On Nov. 8, White County residents entered the courthouse to vote on more than just the presidential election. Four measures, three legislative and one initiative, that appeared on the Arkansas ballot passed.
Issue 1 changes the term of elected officials from two-year to four-year terms. White County resident Haydn Bryant voted in favor of Issue 1.
“Two years is not long enough for an official to establish the necessary relationship with the community needed to push their agenda,” Bryant said. “A four-year term will allow officials time to see the results that are needed to show how effective they have been.”
Issue 2 allows the governor to remain in charge when traveling out of state instead of temporarily appointing the lieutenant governor in the governor’s absence. Harding alumna Rachel Moran voted on Election Day for the first time as an Arkansas resident in favor of passing Issue 2.
“The governor serves as a good ambassador for the state of Arkansas,” Moran said. “The governor helps with inner state trade and bills that benefit Arkansas in Congress and as a result benefit the state of Arkansas. The president is still doing his job when he travels outside the United States, so why shouldn’t the governor be allowed the same right?”
Issue 3 eliminates the amount of bonds Arkansas can issue to bring businesses to the state. Issue 3 is in response to the economic development plan placed in 2004, that could not proceed because bonds were capped at 5 percent, according to KATV. Issue 3 has the capability to bring new jobs to the state.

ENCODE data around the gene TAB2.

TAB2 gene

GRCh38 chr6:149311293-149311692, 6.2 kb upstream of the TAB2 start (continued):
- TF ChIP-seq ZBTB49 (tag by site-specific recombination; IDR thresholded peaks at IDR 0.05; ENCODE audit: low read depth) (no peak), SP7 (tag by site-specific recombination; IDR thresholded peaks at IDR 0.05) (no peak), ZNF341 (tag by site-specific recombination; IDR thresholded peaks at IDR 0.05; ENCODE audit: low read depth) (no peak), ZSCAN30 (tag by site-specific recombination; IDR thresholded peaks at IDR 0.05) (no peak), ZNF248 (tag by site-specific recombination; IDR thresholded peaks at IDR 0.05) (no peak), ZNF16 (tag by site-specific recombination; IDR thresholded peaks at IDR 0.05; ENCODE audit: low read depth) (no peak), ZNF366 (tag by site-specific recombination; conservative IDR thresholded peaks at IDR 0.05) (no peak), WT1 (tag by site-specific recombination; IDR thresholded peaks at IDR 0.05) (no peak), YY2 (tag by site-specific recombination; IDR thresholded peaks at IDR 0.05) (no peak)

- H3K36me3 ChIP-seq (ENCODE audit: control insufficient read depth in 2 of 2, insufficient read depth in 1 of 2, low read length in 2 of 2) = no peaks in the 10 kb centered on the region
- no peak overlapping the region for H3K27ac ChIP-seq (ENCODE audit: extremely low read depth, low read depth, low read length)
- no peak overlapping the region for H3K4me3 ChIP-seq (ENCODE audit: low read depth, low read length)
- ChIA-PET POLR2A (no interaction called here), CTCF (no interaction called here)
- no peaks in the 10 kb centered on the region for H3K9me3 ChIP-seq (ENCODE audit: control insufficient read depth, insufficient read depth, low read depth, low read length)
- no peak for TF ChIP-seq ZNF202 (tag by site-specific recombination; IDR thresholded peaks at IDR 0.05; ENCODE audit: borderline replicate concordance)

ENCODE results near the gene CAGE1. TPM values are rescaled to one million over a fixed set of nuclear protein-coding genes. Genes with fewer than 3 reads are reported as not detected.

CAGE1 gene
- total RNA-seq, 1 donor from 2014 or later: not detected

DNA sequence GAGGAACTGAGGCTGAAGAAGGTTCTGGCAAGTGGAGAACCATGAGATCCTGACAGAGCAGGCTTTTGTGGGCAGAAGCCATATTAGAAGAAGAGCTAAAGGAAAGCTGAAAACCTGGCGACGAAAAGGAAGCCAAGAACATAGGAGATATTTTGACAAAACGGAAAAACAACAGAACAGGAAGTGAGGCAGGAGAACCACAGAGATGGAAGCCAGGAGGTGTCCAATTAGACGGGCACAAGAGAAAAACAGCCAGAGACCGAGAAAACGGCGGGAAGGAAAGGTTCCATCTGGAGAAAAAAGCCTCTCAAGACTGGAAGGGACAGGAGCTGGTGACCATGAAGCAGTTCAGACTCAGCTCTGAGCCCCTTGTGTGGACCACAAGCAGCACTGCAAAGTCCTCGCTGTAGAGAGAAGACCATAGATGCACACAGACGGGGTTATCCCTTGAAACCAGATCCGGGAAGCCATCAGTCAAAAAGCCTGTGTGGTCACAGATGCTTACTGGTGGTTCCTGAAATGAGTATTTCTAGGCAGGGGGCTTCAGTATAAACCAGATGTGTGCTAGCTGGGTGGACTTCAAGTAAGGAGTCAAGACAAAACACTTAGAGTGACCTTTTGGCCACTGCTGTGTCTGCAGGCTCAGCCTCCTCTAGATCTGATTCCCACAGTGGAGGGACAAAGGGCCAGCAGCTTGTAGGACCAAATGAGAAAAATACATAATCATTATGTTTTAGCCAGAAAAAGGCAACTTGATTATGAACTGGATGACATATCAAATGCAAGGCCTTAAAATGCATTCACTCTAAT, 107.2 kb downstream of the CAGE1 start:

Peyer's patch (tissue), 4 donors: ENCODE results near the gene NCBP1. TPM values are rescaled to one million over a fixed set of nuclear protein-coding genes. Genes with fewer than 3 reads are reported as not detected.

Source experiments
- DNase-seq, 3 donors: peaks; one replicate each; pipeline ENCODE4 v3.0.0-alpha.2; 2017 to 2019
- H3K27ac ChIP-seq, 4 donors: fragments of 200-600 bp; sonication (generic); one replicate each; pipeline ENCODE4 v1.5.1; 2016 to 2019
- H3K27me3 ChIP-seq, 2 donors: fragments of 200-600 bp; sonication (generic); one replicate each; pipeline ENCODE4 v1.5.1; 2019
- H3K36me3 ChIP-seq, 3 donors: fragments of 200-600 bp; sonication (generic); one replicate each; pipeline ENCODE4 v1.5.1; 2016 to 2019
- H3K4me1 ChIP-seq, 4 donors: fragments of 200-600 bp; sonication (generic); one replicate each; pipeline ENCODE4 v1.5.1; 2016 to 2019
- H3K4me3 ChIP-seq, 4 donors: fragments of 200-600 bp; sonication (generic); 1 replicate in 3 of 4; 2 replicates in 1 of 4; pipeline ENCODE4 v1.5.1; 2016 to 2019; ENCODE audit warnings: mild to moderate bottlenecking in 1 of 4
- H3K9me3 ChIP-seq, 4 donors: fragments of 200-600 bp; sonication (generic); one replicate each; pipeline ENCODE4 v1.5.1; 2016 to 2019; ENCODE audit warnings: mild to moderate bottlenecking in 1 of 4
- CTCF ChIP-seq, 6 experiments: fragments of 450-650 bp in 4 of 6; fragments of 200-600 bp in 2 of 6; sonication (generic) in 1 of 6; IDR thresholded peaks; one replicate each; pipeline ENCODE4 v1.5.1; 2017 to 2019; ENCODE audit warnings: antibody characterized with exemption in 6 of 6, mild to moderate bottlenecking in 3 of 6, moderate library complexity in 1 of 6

Issue 6 will allow the use of medical marijuana under 17 conditions. In Arkansas 53.2 percent of voters supported Issue 6, according to the New York Times. White County did not vote in favor of legalizing medical marijuana. Of the 27,151 residents who voted in White County, only 12,448 voted in favor of Issue 6, while 14,703 voted against Issue 6. Arkansas will be the first state in the Bible Belt to legalize the use of medical marijuana.
Senior Carter House is a resident of Searcy who voted in favor of passing Issue 6.
“I went to high school in a state where marijuana was medically legal,” House said. “I knew people whose families truly benefited from the use of medical marijuana. It was heavily regulated and only prescribed in extremely necessary cases.”
Arkansas State Senate had 17 seats up for election; in the general election, Republicans gained two seats. Seven Democratic candidates, five being incumbents, ran in the 2016 election. According to Ballotpedia, that is less than half of the Democratic candidates that filed to run in 2010.
Overall, the Arkansas State Senate has 26 Republican members and nine Democratic members as of Nov. 8, 2016. Republican Senator John Woods and Democratic Senator David Johnson did not run for office and instead chose to retire.